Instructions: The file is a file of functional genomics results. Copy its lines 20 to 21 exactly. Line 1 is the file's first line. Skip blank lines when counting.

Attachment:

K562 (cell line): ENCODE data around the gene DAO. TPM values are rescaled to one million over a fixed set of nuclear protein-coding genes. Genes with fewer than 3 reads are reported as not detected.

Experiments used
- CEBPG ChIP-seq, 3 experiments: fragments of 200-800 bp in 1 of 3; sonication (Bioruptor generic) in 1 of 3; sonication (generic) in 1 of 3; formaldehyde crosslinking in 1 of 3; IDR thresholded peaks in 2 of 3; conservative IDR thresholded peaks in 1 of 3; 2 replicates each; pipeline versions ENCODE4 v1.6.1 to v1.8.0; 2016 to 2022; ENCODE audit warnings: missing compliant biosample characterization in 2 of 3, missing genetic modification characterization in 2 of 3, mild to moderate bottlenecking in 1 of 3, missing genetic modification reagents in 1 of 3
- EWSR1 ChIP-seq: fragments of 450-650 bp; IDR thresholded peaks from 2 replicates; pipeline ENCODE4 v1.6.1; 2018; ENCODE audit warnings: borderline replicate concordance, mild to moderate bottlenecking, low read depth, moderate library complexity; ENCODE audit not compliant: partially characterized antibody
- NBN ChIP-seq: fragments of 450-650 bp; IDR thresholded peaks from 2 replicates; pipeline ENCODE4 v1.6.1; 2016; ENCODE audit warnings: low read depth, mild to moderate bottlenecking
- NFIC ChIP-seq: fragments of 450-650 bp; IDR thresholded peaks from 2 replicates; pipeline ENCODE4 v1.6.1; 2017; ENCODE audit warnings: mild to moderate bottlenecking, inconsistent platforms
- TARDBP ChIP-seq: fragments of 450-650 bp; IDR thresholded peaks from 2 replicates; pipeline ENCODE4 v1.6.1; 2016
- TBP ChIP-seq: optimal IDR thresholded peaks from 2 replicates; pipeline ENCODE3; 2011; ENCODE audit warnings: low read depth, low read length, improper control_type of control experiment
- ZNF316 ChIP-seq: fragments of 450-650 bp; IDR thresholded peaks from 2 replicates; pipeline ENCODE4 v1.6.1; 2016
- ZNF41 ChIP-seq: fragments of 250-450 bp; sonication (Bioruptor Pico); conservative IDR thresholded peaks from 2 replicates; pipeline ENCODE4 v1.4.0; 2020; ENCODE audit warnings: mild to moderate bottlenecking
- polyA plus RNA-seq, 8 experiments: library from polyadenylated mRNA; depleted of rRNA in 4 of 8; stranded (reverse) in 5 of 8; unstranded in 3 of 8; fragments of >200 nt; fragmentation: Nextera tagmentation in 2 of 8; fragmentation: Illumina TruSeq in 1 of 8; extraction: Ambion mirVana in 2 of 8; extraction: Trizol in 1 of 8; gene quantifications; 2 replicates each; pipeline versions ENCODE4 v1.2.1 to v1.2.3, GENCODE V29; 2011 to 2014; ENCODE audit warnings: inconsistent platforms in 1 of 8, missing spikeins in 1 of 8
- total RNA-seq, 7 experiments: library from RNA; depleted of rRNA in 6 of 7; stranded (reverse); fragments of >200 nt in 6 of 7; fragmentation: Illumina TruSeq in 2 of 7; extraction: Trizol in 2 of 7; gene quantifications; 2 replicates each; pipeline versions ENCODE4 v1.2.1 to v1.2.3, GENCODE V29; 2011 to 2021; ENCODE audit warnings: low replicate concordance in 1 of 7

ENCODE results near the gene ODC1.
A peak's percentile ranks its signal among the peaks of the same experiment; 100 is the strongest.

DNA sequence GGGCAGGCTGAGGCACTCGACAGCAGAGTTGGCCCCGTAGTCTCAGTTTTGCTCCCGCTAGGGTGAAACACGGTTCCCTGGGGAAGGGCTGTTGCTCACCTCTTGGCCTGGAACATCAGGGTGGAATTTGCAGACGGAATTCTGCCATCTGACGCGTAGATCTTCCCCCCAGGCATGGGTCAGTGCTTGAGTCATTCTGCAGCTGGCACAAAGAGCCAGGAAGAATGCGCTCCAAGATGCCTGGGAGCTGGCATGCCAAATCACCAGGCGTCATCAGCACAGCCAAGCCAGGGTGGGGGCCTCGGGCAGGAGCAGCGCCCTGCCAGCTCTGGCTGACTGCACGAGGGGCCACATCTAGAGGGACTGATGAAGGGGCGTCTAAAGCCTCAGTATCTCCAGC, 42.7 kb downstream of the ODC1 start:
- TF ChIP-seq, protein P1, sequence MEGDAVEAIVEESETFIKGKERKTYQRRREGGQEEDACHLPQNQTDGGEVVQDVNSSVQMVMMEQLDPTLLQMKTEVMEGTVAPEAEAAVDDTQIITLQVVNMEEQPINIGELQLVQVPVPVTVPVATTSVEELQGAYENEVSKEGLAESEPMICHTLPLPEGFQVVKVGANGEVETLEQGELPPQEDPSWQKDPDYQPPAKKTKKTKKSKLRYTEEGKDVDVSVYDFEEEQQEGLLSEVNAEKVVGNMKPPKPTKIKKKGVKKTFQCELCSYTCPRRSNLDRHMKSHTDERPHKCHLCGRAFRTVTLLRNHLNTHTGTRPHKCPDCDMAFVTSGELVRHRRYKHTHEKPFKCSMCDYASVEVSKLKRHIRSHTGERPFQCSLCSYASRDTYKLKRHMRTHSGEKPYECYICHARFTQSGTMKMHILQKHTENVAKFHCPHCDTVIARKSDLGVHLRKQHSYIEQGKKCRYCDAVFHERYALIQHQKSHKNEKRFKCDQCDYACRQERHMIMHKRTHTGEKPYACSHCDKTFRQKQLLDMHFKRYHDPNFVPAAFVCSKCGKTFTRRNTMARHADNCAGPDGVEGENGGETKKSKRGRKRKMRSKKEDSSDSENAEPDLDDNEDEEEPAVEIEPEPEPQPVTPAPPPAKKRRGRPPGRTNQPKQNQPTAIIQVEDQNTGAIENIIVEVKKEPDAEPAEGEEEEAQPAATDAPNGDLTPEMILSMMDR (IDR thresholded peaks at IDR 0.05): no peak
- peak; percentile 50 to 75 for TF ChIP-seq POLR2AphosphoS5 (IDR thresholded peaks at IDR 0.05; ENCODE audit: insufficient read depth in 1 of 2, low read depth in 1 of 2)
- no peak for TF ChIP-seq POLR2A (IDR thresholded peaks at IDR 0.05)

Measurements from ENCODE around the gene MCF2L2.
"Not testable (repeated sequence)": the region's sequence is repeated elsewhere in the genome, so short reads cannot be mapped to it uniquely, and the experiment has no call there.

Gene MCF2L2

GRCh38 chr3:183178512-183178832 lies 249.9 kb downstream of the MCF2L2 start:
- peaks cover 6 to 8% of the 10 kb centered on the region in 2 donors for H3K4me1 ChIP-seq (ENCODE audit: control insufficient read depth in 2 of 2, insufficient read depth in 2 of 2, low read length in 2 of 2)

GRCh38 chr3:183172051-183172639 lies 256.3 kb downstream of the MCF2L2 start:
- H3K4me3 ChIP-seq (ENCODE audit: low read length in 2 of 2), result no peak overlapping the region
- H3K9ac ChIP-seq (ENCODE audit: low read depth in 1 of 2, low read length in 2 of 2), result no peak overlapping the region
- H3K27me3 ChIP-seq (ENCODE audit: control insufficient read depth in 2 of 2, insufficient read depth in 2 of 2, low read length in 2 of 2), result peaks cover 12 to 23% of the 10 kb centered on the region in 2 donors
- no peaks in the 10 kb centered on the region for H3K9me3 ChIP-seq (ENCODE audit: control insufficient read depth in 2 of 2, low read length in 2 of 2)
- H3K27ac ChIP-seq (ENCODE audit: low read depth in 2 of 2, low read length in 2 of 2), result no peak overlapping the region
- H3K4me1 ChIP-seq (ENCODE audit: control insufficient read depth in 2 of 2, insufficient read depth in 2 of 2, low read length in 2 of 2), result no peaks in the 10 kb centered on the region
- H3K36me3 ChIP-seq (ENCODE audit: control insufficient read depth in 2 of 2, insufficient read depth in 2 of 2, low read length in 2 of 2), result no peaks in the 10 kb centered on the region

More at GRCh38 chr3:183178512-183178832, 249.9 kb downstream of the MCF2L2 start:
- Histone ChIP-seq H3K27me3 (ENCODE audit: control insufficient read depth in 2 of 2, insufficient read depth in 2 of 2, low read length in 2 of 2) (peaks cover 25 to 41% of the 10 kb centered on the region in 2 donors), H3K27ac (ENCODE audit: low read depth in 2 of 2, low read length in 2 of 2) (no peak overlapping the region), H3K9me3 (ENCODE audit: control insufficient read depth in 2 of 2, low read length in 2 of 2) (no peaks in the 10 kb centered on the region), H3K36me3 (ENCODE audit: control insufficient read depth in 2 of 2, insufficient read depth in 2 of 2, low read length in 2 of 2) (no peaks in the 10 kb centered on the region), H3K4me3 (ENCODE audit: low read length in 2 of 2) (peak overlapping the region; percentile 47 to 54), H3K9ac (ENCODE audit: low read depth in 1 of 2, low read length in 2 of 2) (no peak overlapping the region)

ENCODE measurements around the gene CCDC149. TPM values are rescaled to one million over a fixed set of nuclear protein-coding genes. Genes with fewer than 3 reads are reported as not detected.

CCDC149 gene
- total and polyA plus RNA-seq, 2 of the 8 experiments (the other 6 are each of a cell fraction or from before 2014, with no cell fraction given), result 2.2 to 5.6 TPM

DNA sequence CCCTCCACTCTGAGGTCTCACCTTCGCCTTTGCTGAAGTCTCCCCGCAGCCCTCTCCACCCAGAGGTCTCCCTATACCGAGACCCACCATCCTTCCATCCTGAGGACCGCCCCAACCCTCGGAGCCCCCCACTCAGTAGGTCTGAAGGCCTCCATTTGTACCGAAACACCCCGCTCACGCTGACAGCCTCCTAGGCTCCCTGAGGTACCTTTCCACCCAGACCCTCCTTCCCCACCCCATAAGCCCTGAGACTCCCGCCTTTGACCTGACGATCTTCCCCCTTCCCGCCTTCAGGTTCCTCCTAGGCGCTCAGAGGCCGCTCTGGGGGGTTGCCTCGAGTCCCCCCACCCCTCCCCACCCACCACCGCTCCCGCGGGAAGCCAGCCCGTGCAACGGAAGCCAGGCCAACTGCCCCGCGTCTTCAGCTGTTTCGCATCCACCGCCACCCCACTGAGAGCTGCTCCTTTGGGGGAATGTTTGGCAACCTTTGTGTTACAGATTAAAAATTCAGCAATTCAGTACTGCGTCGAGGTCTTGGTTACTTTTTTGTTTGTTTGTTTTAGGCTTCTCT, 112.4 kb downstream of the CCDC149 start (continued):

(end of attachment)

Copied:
"Not testable (repeated sequence)": the region's sequence is repeated elsewhere in the genome, so short reads cannot be mapped to it uniquely, and the experiment has no call there.

Gene MCF2L2